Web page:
The best way to show someone you're interested in what they have to say, in addition to active listening, is by asking meaningful questions. Too many people who partake in conversations only listen just enough to know when it's their turn to talk and that's not artful at all. In fact, it can come across as rude and, in many cases, is obvious to the person who's talking. When we ask questions, we not only show we're intrigued by the person we're talking to, but we convey a desire to want to get to know them better.

People who ask questions have better perspectives, greater insight, and a deeper understanding of the people and world around them. You never know where the answer to a question might lead you. When having a conversation, you want to turn to open-ended questions starting with why, how, what, and who. Let these words be your guide, so there's no doubt in your interest. Plus, these questions can encourage dialog and keep the conversation going smoothly.

Avoid meaningless small talk

If you want to have a real conversation, the type that actually has some depth and meaning, then you need to bring more to the table. A simple "Nice weather we're having," likely won't cut it. In other words, nix the small talk completely.

Although there will always be a time and place for small talk, like when you're in line at the store and you notice the person in front of you is buying the same cookies. But when it comes to the art of good conversation, there's no room for it. Not only does it force you to lower the volume on your personality, making the whole conversation feel inauthentic. But that awkwardness that you're feeling is likely being shared by the others in the conversation too.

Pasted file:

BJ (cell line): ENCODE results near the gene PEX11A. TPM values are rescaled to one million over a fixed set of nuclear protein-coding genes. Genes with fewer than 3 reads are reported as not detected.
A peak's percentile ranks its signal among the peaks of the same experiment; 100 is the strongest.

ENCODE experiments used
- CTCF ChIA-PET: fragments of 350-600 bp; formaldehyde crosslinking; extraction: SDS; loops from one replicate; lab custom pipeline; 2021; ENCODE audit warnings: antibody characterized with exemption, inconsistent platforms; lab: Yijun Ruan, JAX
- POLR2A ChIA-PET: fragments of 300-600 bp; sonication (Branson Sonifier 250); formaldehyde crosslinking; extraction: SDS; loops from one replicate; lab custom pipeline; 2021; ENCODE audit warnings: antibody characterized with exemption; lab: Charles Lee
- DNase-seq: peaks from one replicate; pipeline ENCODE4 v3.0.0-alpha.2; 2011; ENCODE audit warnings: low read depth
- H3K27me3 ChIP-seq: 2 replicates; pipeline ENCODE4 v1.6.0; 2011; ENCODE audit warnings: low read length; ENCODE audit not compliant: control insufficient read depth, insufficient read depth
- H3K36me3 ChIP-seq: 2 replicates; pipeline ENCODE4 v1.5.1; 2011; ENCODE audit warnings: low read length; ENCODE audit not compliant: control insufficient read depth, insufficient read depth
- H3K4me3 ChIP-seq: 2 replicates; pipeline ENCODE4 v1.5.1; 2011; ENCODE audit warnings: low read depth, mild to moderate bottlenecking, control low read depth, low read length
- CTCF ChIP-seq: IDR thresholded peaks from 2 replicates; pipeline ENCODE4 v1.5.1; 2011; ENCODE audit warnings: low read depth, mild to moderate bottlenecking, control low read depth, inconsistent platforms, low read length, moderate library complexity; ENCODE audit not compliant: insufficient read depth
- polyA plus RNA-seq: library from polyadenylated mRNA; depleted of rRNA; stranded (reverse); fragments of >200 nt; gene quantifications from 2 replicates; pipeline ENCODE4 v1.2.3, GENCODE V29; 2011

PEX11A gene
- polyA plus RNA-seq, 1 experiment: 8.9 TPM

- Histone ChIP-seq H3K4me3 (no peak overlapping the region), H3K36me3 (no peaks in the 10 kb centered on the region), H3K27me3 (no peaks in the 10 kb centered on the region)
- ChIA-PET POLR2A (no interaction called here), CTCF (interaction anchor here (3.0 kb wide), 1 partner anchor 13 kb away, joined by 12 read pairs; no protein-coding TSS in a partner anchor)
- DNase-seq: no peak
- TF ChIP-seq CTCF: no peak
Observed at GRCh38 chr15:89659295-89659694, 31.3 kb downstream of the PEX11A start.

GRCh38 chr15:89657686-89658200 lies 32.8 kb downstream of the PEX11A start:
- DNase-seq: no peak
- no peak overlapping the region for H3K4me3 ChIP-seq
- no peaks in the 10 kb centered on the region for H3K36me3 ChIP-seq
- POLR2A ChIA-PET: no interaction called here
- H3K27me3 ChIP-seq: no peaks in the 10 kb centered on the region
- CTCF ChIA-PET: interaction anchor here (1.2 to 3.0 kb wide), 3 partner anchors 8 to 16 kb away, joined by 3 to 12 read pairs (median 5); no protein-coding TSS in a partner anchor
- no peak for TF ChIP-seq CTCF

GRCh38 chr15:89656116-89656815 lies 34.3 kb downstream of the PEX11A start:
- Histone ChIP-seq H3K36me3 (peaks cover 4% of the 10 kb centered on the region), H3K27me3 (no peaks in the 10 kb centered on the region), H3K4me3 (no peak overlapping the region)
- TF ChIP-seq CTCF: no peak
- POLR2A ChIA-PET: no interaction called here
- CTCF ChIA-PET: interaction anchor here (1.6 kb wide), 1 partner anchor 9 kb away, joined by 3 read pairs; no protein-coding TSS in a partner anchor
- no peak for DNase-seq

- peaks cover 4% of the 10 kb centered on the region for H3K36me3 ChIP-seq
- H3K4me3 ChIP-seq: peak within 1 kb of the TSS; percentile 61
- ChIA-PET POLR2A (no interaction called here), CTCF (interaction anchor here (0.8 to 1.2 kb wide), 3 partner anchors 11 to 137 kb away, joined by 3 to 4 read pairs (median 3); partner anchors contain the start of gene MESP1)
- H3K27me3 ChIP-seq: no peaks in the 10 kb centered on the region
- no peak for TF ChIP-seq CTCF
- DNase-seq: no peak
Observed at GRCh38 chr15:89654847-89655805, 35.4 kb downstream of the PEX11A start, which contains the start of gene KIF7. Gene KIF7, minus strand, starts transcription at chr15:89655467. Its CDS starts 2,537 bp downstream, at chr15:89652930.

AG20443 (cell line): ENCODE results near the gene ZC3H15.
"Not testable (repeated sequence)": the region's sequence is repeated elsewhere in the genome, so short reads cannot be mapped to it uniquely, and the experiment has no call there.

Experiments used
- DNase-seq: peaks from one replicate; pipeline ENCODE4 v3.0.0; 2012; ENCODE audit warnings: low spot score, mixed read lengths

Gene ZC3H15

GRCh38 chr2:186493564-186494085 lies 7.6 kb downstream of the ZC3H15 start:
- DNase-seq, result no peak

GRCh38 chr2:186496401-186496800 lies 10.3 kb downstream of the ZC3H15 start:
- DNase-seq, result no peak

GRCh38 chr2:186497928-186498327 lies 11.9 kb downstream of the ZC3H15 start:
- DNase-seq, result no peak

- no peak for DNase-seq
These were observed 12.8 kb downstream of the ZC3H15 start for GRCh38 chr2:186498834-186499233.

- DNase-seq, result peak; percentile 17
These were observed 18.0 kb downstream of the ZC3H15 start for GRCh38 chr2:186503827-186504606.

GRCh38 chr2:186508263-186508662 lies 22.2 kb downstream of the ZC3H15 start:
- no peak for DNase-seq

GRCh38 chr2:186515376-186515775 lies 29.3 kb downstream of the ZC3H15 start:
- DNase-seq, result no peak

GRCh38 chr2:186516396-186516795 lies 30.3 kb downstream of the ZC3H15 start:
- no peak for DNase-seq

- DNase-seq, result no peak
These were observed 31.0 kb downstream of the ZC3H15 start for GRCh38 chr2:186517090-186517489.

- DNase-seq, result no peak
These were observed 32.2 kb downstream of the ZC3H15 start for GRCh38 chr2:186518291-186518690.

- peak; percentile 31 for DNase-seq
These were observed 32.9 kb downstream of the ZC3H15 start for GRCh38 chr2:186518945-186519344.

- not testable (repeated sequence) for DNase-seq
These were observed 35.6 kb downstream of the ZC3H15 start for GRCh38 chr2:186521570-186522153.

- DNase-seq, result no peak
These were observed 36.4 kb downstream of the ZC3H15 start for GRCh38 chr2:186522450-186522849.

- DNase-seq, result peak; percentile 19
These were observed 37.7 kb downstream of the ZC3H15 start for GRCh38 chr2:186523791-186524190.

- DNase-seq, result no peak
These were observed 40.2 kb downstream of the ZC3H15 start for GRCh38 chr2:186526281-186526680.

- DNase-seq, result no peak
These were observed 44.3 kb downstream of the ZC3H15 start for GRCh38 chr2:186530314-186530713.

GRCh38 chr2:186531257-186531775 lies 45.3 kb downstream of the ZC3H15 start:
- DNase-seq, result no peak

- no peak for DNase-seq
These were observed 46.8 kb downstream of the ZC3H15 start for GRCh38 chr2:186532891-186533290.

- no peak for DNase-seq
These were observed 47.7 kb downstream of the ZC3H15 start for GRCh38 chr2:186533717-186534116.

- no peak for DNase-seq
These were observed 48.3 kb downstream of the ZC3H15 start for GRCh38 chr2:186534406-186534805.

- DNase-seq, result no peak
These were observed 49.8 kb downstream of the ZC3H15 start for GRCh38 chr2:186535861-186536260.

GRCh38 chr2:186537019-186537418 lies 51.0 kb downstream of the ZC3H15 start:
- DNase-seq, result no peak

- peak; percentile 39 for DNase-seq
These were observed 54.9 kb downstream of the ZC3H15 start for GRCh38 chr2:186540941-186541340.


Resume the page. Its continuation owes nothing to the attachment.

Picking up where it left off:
Small talk also wastes the time of everybody involved. Those who have meaningful conversations that cover subjects of substance report higher rates of well-being. This proves that perfecting good conversation means digging deeper than just shallow, surface topics. Reject the notion that any topic, like politics or religion, is off-limits. Instead, navigate these with honesty and respect as you learn about each other's ideas.

Embrace the silence

Every conversation you will ever have will include brief moments of silence. It doesn't matter if it's your best friend since preschool or someone you're sitting next to on a plane. So if you want to be a great conversationalist, you need to be comfortable with the occasional silences — especially since there's power in them.

Discussing this power, Donal Carbaugh, a professor of communication at the University of Massachusetts Amherst, tells BBC. "No one is saying anything but everybody's thinking. They are engaged. The frame around silence at that point can be very positive."  He adds, "Silence can be a very powerful focal point for understanding ourselves, understanding others, for developing better mutual understanding and more productive outcomes and that applies to business, politics, education, law, medicine, every realm of human life."

Silences in conversations among English speakers typically last less than four seconds, whereas with Japanese speakers it's more often double that. But while Americans can be squeamish about this, the Japanese use those eight seconds to their advantage. There's even a name for it: haragei, meaning the best communication can be found in silence. So, embrace the silence. Use the pause to process the other person's ideas and formulate a response that will move the conversation forward in a meaningful way.